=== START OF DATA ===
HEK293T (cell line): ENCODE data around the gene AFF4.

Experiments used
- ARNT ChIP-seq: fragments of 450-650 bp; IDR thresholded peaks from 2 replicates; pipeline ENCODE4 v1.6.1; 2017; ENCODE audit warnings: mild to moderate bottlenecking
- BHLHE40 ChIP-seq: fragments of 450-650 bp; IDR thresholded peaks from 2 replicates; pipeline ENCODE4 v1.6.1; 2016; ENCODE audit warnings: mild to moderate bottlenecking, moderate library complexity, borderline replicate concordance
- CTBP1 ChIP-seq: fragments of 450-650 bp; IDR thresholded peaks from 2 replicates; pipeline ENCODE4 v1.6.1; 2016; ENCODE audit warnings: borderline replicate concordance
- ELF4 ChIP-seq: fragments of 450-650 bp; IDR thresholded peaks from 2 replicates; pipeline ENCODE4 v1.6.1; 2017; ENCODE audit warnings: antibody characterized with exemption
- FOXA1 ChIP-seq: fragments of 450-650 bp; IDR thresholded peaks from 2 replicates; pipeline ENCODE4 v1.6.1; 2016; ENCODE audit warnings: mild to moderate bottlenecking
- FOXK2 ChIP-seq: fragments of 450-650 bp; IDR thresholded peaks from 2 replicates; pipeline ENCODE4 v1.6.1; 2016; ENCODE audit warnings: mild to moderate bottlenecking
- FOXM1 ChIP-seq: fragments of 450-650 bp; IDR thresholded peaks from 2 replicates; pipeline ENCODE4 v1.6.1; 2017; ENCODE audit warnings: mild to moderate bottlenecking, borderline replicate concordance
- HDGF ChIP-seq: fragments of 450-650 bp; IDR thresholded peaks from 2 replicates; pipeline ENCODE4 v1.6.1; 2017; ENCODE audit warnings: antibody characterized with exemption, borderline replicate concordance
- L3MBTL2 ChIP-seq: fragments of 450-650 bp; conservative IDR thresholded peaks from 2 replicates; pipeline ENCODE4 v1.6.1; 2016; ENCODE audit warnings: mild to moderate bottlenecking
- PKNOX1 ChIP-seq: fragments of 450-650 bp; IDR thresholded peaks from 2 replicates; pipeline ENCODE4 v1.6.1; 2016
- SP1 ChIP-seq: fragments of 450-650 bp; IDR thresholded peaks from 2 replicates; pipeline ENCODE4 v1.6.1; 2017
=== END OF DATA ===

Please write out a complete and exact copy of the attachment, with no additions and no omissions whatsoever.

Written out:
HEK293T (cell line): ENCODE data around the gene AFF4.

Experiments used
- ARNT ChIP-seq: fragments of 450-650 bp; IDR thresholded peaks from 2 replicates; pipeline ENCODE4 v1.6.1; 2017; ENCODE audit warnings: mild to moderate bottlenecking
- BHLHE40 ChIP-seq: fragments of 450-650 bp; IDR thresholded peaks from 2 replicates; pipeline ENCODE4 v1.6.1; 2016; ENCODE audit warnings: mild to moderate bottlenecking, moderate library complexity, borderline replicate concordance
- CTBP1 ChIP-seq: fragments of 450-650 bp; IDR thresholded peaks from 2 replicates; pipeline ENCODE4 v1.6.1; 2016; ENCODE audit warnings: borderline replicate concordance
- ELF4 ChIP-seq: fragments of 450-650 bp; IDR thresholded peaks from 2 replicates; pipeline ENCODE4 v1.6.1; 2017; ENCODE audit warnings: antibody characterized with exemption
- FOXA1 ChIP-seq: fragments of 450-650 bp; IDR thresholded peaks from 2 replicates; pipeline ENCODE4 v1.6.1; 2016; ENCODE audit warnings: mild to moderate bottlenecking
- FOXK2 ChIP-seq: fragments of 450-650 bp; IDR thresholded peaks from 2 replicates; pipeline ENCODE4 v1.6.1; 2016; ENCODE audit warnings: mild to moderate bottlenecking
- FOXM1 ChIP-seq: fragments of 450-650 bp; IDR thresholded peaks from 2 replicates; pipeline ENCODE4 v1.6.1; 2017; ENCODE audit warnings: mild to moderate bottlenecking, borderline replicate concordance
- HDGF ChIP-seq: fragments of 450-650 bp; IDR thresholded peaks from 2 replicates; pipeline ENCODE4 v1.6.1; 2017; ENCODE audit warnings: antibody characterized with exemption, borderline replicate concordance
- L3MBTL2 ChIP-seq: fragments of 450-650 bp; conservative IDR thresholded peaks from 2 replicates; pipeline ENCODE4 v1.6.1; 2016; ENCODE audit warnings: mild to moderate bottlenecking
- PKNOX1 ChIP-seq: fragments of 450-650 bp; IDR thresholded peaks from 2 replicates; pipeline ENCODE4 v1.6.1; 2016
- SP1 ChIP-seq: fragments of 450-650 bp; IDR thresholded peaks from 2 replicates; pipeline ENCODE4 v1.6.1; 2017